Gaza's deepening economic woes may spillover into West Bank, IMF says

Gaza's economy to contract 4% this year and 1.5% in 2019, according to IMF report

FILE PHOTO: A Palestinian man repairs a fishing net outside his house at Al-Shati refugee camp, in Gaza City September 1, 2018. REUTERS/Mohammed Salem/File Photo

The Gaza strip's economy will shrink further this year and into 2019 while its deepening financial hardships could spillover to the West Bank through the banking sector, the International Monetary Fund warned.

Gaza's economy is expected to contract four per cent this year and 1.5 per cent in 2019 in the face of a worsening humanitarian crisis aggravated by large aid cuts and revenue losses, the IMF said in a report on Monday. The West Bank is projected to grow 3 per cent this year and 2.2 per cent in 2019.

"The West Bank is not immune to pressures in Gaza, particularly given the still active financial connections," the Washington-based lender said. "Spillovers from Gaza could have broader implications for the fiscal sector going forward."

The comments followed the IMF's 12-day visit to East Jerusalem and Ramallah on July 8 to assess economic progress in Gaza and the West Bank. Gaza, strangled by years of blockades, is stifling Palestine's economic growth, which will decelerate to 1.5 per cent in 2018 from 3.1 per cent last year, according to IMF forecasts. Unemployment in Palestine was the highest in the world in 2017, standing at 27.4 per cent, and half of Palestinians under 30 are unemployed, the UNCTAD said in a Sept. 12 report.

The liquidity crunch in Gaza could spillover to the West Bank through domestic banks which have "substantial" exposure to both regions, the IMF said.

As economic conditions worsen, Palestinians are relying on their savings to spend on goods and services, which resulted in a slowdown in bank deposits and limited banks' ability to extend credit.

A decision in March 2017 to slash wages of Palestinian Authority employees has undermined their ability to service loans. With weakening borrowers' creditworthiness, banks are increasing cautious about lending new credit in Gaza, and further PA wage cuts from March 2018 could further reduce credit and deposit growth, the IMF said.

Rising fiscal pressure, the banks' exposure to PA employees and increasing credit risks are dampening banks' appetite to lend.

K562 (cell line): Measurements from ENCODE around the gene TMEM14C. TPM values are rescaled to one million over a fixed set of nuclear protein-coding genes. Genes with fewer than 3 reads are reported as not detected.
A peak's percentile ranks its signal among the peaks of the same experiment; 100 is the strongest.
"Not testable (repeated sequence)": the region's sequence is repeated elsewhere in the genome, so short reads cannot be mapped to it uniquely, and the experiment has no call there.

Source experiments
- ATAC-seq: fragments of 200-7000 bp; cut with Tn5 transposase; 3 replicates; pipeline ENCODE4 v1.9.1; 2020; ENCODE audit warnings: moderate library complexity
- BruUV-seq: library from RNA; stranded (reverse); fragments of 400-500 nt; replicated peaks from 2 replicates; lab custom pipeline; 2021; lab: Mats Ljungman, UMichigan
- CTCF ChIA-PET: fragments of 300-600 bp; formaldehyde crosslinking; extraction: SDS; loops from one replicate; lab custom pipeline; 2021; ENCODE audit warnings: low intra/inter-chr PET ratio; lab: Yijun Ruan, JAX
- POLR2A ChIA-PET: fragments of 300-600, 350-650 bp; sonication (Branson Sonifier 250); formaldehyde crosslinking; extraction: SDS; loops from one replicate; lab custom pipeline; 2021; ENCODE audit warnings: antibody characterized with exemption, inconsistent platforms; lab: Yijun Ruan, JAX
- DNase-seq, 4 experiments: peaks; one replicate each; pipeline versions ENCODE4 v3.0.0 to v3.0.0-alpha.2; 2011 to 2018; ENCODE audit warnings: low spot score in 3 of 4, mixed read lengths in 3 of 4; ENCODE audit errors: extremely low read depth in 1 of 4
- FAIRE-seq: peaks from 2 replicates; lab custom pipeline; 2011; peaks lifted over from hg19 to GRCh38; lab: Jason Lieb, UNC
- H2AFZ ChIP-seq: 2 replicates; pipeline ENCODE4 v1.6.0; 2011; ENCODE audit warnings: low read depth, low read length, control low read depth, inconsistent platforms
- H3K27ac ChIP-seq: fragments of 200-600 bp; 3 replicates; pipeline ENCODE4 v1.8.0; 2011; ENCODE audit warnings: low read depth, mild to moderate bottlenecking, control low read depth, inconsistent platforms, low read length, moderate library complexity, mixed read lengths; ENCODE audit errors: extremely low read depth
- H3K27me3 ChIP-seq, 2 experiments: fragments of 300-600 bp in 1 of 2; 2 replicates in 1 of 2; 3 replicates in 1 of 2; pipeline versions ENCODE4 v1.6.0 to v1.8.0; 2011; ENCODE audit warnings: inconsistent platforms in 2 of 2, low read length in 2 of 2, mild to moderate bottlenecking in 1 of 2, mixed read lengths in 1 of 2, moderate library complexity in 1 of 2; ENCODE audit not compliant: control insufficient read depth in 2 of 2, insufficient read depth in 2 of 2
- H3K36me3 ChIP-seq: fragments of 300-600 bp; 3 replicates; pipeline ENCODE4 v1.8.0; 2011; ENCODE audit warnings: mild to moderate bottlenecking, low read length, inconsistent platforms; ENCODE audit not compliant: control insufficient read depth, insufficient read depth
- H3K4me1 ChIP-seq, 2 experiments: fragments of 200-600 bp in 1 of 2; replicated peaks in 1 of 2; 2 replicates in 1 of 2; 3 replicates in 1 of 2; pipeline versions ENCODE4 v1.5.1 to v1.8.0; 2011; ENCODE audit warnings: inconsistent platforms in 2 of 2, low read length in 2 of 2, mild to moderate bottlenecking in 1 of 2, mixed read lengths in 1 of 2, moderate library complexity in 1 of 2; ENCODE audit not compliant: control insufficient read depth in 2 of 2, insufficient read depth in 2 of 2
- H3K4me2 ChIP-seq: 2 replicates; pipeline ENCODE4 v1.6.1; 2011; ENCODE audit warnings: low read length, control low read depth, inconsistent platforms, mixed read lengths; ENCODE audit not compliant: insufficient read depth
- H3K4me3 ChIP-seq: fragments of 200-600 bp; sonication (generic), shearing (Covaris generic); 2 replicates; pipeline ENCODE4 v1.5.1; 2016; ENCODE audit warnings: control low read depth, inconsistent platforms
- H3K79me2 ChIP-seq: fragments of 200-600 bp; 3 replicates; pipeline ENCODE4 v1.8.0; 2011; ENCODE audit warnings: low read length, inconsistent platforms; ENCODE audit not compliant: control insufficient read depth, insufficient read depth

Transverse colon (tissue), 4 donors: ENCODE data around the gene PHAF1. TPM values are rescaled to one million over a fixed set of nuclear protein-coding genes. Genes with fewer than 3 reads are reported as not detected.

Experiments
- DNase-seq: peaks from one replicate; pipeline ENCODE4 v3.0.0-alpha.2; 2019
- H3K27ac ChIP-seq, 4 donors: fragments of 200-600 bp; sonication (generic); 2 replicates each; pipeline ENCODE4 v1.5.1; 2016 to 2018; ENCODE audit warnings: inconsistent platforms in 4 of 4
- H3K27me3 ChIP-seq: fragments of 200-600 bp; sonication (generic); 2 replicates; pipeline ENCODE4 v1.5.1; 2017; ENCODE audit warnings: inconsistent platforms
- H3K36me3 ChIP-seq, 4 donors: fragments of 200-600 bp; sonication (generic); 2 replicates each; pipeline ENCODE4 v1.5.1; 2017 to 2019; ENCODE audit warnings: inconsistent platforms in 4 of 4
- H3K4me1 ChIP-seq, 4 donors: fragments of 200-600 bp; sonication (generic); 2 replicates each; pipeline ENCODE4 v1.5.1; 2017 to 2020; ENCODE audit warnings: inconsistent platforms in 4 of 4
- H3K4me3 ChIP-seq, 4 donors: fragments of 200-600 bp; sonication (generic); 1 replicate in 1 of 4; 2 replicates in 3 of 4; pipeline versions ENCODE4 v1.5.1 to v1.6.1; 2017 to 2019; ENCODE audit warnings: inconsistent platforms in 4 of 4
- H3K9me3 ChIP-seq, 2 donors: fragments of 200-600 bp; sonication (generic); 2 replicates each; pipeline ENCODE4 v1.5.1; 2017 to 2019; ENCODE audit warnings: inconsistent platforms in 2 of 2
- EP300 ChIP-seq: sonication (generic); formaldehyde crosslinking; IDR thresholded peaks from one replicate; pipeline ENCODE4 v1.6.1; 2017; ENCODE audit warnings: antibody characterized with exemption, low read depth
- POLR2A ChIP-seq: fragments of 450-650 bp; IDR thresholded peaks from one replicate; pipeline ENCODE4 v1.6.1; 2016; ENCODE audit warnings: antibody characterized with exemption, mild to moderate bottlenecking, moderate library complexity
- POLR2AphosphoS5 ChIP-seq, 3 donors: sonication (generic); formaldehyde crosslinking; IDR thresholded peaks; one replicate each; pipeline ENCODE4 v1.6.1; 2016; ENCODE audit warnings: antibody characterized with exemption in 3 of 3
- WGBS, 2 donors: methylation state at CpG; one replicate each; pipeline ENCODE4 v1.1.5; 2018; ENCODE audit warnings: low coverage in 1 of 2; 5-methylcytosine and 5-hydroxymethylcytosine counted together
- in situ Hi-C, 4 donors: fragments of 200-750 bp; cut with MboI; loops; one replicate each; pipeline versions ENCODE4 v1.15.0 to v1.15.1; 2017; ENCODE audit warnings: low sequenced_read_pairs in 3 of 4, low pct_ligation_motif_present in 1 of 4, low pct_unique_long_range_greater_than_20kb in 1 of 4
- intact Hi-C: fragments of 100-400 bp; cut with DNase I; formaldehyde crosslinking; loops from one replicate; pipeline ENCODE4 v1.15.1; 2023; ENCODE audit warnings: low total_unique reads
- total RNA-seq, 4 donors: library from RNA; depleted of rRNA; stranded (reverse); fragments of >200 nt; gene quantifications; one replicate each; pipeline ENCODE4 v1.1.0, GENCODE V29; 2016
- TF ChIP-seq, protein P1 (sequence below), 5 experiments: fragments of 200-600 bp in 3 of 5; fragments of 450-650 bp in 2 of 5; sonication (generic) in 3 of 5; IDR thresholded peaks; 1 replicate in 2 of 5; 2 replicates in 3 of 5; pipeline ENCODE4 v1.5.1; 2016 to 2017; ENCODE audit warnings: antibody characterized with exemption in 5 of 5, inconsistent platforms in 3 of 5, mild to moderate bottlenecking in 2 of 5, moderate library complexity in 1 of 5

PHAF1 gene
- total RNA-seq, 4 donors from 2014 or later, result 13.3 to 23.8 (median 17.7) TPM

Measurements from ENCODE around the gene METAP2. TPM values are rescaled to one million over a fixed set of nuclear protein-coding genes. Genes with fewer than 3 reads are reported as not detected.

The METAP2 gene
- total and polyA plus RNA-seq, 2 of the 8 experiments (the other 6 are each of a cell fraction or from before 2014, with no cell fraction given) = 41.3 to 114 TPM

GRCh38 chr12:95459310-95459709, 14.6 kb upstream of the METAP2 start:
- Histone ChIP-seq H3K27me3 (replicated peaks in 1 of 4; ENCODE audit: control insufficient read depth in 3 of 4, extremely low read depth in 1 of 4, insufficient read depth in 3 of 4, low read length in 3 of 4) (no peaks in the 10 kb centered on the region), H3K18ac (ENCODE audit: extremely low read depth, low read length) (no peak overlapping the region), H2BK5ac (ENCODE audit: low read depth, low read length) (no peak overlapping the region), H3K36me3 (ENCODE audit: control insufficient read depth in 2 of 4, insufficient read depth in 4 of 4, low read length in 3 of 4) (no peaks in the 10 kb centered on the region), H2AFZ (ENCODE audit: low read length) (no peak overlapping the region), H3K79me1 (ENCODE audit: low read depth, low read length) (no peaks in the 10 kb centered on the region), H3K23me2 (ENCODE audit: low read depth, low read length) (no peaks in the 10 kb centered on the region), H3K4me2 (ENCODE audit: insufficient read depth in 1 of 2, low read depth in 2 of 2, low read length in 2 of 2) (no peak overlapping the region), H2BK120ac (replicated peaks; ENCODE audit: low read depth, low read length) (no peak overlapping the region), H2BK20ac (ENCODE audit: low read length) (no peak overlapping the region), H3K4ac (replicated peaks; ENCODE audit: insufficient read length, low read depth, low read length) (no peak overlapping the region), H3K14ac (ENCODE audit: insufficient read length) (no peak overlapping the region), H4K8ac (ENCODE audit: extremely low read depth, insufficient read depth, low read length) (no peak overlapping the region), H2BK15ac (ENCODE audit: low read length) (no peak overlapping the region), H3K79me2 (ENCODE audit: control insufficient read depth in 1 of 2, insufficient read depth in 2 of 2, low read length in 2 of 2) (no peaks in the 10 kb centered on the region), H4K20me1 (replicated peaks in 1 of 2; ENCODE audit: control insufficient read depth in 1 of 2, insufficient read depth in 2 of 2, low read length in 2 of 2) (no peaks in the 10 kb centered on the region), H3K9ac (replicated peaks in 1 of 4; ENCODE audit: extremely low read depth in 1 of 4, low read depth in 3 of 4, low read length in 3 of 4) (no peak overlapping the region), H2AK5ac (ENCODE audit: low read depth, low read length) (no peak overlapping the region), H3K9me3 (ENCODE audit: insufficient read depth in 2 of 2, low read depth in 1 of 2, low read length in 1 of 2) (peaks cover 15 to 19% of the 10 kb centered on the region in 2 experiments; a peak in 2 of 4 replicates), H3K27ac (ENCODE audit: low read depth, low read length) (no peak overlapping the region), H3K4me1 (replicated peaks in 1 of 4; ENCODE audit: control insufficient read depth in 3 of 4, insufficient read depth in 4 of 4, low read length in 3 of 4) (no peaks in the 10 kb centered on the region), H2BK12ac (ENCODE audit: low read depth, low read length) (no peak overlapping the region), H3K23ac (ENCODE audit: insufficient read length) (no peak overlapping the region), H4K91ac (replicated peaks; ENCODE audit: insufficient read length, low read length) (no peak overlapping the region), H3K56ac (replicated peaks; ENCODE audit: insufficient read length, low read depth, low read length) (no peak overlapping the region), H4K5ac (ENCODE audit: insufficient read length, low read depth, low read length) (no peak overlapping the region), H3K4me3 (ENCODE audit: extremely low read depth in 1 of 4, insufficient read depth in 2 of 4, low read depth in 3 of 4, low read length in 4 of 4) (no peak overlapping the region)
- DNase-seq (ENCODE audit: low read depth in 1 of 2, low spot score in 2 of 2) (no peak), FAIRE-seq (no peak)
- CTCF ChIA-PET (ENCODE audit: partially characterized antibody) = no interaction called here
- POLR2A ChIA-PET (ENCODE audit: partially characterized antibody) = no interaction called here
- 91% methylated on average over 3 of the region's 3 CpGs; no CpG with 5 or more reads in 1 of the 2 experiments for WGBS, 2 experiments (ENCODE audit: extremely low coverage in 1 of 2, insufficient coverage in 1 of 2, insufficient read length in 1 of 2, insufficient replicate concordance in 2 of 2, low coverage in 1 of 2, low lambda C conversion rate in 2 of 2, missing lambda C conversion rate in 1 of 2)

"Anecdotal evidence points to an increase in risk aversion towards extending new credit and a potential pullback by banks in the West Bank, the IMF said.

Sectors including construction, wholesale and retail are highly dependent on credit and slower credit growth could reduce output from these sectors, it said.

Give the "maturing role" of banking in the West Bank and Gaza economies, a spillover from Gaza could have a wide-ranging impact on both regions.

Banks have a strong link with the PA, private sector and key sectors of the Palestinian economy. Any risks to the banking sector, such as an increase in non-performing loans and challenges with funding liabilities, could hit banks' profitability, could lead them to lend less or seek additional financing, the IMF said.

"This could add to fiscal pressures and jeopardize the banking sector’s ability to effectively support economic activity across both Gaza and the West Bank," it said.


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In another blow to the Palestinian economy, an Israeli law to freeze Palestinian funds equal to prisoners' stipends will worsen the already serious financial strains on growth, the IMF said.

The West Bank and Gaza's budget deficit could widen from 8.3 per cent of the GDP this year to 10 per cent next year and beyond as Israel withholds tax revenues it collects on behalf of the Palestinians.

Gaza's descent into an unprecedented humanitarian crisis and economic crisis, with high unemployment and electricity cuts, means it is undergoing a state of "de-development," the UNCTAD said.

"The overriding challenge is to revive growth and alleviate poverty in the face of shrinking resources," the IMF said.

The IMF urged authorities to take measures to ensure a comprehensive approach to reforms.

"The priority is to implement adjustment measures that help protect critical public service delivery, social spending and investment, and avoid a disorderly expenditure rollback disruptive to growth," it said.